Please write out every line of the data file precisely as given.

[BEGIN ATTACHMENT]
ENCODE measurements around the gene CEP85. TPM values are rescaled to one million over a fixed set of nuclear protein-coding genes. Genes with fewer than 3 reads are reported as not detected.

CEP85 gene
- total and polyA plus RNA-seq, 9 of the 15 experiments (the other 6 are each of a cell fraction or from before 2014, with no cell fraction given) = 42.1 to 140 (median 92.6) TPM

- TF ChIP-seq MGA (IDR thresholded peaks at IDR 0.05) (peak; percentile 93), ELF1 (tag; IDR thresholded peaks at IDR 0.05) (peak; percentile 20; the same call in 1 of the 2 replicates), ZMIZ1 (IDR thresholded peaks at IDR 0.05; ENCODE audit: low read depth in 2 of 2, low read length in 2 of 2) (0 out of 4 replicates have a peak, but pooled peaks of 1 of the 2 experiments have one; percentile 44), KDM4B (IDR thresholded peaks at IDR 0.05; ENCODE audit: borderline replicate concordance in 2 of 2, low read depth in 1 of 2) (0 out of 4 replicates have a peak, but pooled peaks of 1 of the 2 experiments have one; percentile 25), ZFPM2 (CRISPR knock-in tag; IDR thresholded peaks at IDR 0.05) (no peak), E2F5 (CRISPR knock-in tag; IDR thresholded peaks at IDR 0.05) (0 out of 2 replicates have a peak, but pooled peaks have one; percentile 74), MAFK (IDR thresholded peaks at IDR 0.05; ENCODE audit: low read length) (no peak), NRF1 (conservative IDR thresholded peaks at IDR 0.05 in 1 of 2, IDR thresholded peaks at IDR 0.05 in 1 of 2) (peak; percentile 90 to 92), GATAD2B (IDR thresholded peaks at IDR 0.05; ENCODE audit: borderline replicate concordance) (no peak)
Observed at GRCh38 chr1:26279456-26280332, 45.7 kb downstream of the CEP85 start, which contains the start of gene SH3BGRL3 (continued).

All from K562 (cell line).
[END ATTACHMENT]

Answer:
ENCODE measurements around the gene CEP85. TPM values are rescaled to one million over a fixed set of nuclear protein-coding genes. Genes with fewer than 3 reads are reported as not detected.

CEP85 gene
- total and polyA plus RNA-seq, 9 of the 15 experiments (the other 6 are each of a cell fraction or from before 2014, with no cell fraction given) = 42.1 to 140 (median 92.6) TPM

- TF ChIP-seq MGA (IDR thresholded peaks at IDR 0.05) (peak; percentile 93), ELF1 (tag; IDR thresholded peaks at IDR 0.05) (peak; percentile 20; the same call in 1 of the 2 replicates), ZMIZ1 (IDR thresholded peaks at IDR 0.05; ENCODE audit: low read depth in 2 of 2, low read length in 2 of 2) (0 out of 4 replicates have a peak, but pooled peaks of 1 of the 2 experiments have one; percentile 44), KDM4B (IDR thresholded peaks at IDR 0.05; ENCODE audit: borderline replicate concordance in 2 of 2, low read depth in 1 of 2) (0 out of 4 replicates have a peak, but pooled peaks of 1 of the 2 experiments have one; percentile 25), ZFPM2 (CRISPR knock-in tag; IDR thresholded peaks at IDR 0.05) (no peak), E2F5 (CRISPR knock-in tag; IDR thresholded peaks at IDR 0.05) (0 out of 2 replicates have a peak, but pooled peaks have one; percentile 74), MAFK (IDR thresholded peaks at IDR 0.05; ENCODE audit: low read length) (no peak), NRF1 (conservative IDR thresholded peaks at IDR 0.05 in 1 of 2, IDR thresholded peaks at IDR 0.05 in 1 of 2) (peak; percentile 90 to 92), GATAD2B (IDR thresholded peaks at IDR 0.05; ENCODE audit: borderline replicate concordance) (no peak)
Observed at GRCh38 chr1:26279456-26280332, 45.7 kb downstream of the CEP85 start, which contains the start of gene SH3BGRL3 (continued).

All from K562 (cell line).